Fed Gov’t Sues Snowden For Book That Violates CIA And NSA Non-Disclosure Agreements

HONG KONG - 2013: (EDITOR'S NOTE: ONLY AVAILABLE TO NEWS ORGANISATIONS AND NOT FOR ENTERTAINMENT USE) In this handout photo provided by The Guardian, Edward Snowden speaks during an interview in Hong Kong. Snowden, a... HONG KONG - 2013: (EDITOR'S NOTE: ONLY AVAILABLE TO NEWS ORGANISATIONS AND NOT FOR ENTERTAINMENT USE) In this handout photo provided by The Guardian, Edward Snowden speaks during an interview in Hong Kong. Snowden, a 29-year-old former technical assistant for the CIA, revealed details of top-secret surveillance conducted by the United States' National Security Agency regarding telecom data. (Photo by The Guardian via Getty Images) MORE LESS
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September 17, 2019 1:53 pm
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The United States government filed a lawsuit on Tuesday against former NSA and CIA contractor Edward Snowden for violating non-disclosure agreement with both agencies with the publication of his new book, the Justice Department announced Tuesday.

The suit alleges that Snowden did not submit his book for proper review to either agencies to ensure there was no release of intelligence-related information. While the lawsuit does not seek to stop the publication of Snowden’s new book, “Permanent Record” — released on Tuesday — it rather seeks to to keep any earnings from going to Snowden.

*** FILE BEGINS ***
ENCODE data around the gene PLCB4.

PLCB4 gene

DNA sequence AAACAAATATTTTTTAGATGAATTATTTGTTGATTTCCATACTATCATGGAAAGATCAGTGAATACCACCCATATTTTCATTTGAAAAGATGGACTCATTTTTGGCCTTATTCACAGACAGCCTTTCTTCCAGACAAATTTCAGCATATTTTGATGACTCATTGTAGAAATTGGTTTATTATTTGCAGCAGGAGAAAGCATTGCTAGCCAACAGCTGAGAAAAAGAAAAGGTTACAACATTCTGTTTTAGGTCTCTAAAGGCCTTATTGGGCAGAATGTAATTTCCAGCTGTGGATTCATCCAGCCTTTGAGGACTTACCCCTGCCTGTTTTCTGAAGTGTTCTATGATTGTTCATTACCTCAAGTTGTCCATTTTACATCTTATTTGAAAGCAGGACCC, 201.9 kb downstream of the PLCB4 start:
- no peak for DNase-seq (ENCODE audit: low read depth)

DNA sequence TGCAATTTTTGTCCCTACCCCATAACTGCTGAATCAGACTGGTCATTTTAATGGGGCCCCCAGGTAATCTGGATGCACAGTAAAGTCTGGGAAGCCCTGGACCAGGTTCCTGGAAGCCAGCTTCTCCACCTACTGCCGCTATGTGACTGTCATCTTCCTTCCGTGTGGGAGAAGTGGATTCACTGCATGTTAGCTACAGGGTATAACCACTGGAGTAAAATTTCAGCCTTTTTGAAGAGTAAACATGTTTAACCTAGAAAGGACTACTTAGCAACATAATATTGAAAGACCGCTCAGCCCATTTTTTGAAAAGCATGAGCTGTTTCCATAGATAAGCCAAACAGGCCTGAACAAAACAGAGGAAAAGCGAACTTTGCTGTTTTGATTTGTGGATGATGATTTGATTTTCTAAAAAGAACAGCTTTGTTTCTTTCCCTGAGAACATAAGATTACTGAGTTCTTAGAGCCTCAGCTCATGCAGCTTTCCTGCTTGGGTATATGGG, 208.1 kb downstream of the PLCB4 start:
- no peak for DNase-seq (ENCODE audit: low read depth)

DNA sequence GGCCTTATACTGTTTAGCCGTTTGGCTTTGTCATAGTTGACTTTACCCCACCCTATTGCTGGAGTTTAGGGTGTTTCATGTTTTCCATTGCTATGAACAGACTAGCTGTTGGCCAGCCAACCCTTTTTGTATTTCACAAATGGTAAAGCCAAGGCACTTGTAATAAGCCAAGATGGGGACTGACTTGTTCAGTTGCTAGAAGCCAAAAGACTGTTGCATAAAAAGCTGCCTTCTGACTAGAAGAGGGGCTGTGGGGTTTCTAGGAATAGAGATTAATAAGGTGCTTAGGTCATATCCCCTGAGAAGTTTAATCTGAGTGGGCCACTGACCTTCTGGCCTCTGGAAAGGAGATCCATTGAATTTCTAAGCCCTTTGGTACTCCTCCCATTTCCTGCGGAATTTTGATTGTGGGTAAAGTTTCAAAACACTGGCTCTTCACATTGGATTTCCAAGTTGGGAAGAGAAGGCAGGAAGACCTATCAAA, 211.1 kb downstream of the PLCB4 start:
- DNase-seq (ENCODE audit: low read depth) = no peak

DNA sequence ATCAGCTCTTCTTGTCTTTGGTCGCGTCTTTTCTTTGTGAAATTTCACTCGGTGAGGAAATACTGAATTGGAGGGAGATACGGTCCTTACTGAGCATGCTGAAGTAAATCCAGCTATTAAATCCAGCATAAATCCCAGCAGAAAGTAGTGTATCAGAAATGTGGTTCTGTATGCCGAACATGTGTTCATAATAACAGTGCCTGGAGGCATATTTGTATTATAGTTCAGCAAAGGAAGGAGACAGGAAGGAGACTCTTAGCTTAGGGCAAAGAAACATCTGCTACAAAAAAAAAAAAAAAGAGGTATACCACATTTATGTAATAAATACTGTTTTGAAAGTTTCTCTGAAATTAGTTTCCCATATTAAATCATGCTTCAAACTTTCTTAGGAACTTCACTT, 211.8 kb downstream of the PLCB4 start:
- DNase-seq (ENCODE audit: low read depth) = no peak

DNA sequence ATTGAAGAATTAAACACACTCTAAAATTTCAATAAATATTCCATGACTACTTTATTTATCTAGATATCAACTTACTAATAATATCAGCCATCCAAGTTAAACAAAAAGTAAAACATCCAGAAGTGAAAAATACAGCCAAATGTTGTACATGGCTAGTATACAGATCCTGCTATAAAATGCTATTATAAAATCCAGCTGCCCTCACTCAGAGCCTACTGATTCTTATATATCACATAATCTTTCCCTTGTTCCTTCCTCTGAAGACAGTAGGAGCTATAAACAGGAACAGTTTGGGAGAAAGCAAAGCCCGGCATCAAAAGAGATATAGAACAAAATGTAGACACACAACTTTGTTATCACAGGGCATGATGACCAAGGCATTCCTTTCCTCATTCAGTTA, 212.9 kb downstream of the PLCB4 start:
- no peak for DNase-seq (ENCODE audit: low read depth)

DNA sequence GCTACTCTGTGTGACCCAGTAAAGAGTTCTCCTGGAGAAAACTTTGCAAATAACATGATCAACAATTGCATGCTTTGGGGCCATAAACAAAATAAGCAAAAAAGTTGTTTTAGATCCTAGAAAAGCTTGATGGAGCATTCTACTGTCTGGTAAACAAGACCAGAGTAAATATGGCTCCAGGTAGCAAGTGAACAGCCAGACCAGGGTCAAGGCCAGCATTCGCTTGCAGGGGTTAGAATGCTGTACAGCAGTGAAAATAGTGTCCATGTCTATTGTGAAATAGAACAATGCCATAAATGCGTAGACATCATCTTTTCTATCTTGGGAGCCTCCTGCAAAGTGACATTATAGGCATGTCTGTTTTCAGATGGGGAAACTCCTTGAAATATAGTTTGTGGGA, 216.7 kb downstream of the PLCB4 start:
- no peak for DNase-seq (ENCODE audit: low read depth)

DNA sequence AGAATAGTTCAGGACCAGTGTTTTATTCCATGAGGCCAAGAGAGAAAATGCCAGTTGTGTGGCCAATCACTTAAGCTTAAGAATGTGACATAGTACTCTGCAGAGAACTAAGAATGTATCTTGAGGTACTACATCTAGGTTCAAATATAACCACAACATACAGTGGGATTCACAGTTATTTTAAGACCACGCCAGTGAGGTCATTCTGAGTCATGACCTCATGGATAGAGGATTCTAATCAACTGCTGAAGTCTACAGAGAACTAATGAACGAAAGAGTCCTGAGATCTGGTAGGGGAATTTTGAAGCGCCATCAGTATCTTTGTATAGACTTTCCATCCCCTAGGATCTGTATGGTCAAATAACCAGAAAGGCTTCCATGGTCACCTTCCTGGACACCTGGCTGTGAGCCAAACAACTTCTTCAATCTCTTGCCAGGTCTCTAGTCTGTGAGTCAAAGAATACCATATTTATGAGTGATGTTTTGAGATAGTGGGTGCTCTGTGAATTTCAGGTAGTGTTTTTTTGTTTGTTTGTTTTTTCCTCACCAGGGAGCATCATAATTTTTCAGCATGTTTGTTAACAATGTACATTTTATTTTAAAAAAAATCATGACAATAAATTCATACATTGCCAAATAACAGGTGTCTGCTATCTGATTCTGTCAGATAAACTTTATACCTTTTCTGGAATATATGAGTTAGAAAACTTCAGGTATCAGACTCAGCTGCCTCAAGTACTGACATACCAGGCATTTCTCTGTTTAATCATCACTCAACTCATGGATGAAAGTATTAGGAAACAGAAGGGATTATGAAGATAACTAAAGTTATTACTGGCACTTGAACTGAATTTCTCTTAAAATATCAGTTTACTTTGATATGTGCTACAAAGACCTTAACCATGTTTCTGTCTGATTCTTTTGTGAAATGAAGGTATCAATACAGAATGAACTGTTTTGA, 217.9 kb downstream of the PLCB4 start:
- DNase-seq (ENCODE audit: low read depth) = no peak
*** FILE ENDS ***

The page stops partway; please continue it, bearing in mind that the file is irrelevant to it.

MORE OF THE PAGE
“Edward Snowden has violated an obligation he undertook to the United States when he signed agreements as part of his employment by the CIA and as an NSA contractor,” Assistant Attorney General for the Justice Department’s Civil Division Jody Hunt said in a statement. “The United States’ ability to protect sensitive national security information depends on employees’ and contractors’ compliance with their non-disclosure agreements, including their pre-publication review obligations. This lawsuit demonstrates that the Department of Justice does not tolerate these breaches of the public’s trust.  We will not permit individuals to enrich themselves, at the expense of the United States, without complying with their pre-publication review obligations.”

Read the lawsuit below:

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